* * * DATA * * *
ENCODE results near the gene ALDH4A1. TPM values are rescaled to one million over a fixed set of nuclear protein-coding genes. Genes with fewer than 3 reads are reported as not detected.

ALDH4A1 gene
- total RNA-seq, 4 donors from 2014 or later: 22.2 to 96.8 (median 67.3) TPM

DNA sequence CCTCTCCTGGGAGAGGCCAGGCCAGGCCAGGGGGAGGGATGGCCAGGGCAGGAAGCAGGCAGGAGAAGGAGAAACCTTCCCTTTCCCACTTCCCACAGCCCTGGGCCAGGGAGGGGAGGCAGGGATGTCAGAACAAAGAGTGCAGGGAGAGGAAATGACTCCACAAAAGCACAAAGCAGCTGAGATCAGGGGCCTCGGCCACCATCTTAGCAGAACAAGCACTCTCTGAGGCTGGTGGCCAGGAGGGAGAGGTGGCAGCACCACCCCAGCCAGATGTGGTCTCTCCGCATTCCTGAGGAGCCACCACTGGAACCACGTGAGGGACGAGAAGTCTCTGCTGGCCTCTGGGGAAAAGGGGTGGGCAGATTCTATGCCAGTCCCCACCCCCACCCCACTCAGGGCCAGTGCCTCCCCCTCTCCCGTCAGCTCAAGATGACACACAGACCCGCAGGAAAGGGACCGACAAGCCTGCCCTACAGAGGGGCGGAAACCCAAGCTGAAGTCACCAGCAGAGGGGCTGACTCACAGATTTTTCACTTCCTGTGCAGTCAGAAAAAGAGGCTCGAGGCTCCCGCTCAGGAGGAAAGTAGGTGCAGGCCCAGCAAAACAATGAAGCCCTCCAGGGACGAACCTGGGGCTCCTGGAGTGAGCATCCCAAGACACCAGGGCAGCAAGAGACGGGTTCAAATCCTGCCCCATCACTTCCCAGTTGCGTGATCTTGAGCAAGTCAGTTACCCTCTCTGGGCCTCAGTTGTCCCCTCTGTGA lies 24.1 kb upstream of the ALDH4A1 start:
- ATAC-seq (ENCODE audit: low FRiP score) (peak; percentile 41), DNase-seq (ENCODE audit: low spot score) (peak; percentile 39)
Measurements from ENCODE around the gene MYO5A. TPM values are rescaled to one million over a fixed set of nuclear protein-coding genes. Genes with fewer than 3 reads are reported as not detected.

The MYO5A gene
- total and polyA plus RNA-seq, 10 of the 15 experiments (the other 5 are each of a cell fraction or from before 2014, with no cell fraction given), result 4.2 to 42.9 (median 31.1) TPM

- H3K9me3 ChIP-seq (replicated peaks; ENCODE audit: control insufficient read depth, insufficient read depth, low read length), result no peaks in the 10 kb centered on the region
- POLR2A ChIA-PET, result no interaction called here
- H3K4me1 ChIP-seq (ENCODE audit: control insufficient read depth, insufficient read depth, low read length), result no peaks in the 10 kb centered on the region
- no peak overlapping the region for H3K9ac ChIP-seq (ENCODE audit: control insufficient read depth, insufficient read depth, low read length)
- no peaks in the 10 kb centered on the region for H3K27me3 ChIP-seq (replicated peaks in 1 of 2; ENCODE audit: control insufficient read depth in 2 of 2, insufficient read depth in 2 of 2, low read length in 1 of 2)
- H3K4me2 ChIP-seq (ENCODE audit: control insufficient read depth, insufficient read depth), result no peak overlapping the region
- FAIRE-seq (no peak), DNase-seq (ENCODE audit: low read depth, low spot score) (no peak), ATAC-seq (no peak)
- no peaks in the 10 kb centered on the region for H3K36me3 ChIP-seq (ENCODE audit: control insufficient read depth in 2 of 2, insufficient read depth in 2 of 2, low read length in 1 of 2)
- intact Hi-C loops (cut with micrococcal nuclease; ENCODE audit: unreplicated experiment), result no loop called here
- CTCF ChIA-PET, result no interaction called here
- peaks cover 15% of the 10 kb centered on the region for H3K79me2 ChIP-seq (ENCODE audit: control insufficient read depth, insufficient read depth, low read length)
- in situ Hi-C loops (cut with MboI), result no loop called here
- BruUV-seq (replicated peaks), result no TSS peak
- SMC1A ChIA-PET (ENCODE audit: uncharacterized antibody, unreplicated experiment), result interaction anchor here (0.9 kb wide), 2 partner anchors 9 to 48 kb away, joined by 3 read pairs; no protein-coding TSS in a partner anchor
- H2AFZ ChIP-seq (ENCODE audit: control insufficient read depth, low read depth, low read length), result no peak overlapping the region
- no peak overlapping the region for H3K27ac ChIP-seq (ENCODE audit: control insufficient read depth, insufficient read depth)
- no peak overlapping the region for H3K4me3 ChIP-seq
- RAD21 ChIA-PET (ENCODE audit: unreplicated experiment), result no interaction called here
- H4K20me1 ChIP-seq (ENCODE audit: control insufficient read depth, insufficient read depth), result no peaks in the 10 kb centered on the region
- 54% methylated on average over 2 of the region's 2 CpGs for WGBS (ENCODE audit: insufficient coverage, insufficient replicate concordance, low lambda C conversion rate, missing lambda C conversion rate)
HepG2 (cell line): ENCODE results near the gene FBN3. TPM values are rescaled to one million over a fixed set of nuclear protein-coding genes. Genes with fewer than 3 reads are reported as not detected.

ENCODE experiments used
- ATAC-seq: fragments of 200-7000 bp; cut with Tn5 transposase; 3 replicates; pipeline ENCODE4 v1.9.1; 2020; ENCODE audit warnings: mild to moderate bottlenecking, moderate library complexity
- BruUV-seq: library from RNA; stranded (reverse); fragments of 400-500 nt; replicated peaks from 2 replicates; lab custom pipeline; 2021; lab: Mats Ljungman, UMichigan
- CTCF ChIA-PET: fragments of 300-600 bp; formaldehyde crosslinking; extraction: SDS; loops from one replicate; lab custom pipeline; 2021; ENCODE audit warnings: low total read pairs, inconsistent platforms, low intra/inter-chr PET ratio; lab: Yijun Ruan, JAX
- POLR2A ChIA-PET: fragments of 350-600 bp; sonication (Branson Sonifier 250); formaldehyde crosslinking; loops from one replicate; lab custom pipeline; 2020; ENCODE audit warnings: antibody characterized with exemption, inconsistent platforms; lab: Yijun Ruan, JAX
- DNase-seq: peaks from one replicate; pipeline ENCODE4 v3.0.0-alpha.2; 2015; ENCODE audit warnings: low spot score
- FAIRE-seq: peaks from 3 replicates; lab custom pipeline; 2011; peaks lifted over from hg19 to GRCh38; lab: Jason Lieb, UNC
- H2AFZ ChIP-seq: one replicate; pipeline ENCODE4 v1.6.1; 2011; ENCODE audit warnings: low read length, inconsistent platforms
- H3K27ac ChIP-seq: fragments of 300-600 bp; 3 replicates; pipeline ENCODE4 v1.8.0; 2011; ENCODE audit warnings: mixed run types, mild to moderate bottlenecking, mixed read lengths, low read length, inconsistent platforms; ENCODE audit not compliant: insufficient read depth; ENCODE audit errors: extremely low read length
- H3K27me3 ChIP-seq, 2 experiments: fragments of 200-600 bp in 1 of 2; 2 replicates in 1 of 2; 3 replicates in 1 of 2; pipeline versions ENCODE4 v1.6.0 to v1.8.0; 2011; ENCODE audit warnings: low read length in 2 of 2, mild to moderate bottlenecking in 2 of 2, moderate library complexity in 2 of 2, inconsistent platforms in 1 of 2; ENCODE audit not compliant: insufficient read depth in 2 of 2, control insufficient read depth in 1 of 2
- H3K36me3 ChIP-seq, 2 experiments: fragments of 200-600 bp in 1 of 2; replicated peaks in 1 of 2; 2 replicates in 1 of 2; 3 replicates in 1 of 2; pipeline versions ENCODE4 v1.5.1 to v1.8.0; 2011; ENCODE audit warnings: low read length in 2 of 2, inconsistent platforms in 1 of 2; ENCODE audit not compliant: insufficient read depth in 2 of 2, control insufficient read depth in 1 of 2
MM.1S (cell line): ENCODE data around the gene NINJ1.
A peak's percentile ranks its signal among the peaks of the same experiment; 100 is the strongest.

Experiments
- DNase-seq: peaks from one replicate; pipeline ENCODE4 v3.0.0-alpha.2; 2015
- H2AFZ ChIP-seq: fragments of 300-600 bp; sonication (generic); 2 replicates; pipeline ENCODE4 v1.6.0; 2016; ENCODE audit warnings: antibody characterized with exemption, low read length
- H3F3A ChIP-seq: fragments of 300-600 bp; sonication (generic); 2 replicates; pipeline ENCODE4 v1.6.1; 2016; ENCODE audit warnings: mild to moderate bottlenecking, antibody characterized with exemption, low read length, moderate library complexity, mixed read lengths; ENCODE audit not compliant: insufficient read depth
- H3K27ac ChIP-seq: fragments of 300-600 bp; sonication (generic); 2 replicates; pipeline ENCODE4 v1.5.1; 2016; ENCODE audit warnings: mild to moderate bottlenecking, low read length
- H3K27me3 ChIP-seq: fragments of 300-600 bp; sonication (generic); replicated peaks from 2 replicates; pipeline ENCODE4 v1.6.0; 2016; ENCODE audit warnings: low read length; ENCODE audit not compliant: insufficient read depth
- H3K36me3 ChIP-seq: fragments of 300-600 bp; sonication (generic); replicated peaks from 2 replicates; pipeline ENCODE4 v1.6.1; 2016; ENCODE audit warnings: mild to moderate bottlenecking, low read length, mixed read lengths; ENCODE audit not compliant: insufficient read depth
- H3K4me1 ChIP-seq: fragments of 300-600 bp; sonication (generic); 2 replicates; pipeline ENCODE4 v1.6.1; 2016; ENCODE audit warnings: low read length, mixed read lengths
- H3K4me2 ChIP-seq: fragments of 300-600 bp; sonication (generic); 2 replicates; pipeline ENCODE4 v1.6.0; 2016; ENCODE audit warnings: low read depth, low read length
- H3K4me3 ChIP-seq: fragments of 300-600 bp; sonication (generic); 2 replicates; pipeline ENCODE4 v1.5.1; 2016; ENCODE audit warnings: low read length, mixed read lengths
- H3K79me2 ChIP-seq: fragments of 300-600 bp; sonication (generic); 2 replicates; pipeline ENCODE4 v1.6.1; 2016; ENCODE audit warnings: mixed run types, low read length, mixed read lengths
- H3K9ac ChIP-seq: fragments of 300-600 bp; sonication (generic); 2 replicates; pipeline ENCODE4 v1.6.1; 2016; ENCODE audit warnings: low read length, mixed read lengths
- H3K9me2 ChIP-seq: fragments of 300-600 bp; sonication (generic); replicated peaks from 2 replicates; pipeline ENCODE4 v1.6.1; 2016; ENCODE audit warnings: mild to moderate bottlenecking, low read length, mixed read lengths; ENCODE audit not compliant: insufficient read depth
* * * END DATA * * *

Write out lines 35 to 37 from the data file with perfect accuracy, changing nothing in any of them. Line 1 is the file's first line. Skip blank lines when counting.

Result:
- DNase-seq: peaks from one replicate; pipeline ENCODE4 v3.0.0-alpha.2; 2015; ENCODE audit warnings: low spot score
- FAIRE-seq: peaks from 3 replicates; lab custom pipeline; 2011; peaks lifted over from hg19 to GRCh38; lab: Jason Lieb, UNC
- H2AFZ ChIP-seq: one replicate; pipeline ENCODE4 v1.6.1; 2011; ENCODE audit warnings: low read length, inconsistent platforms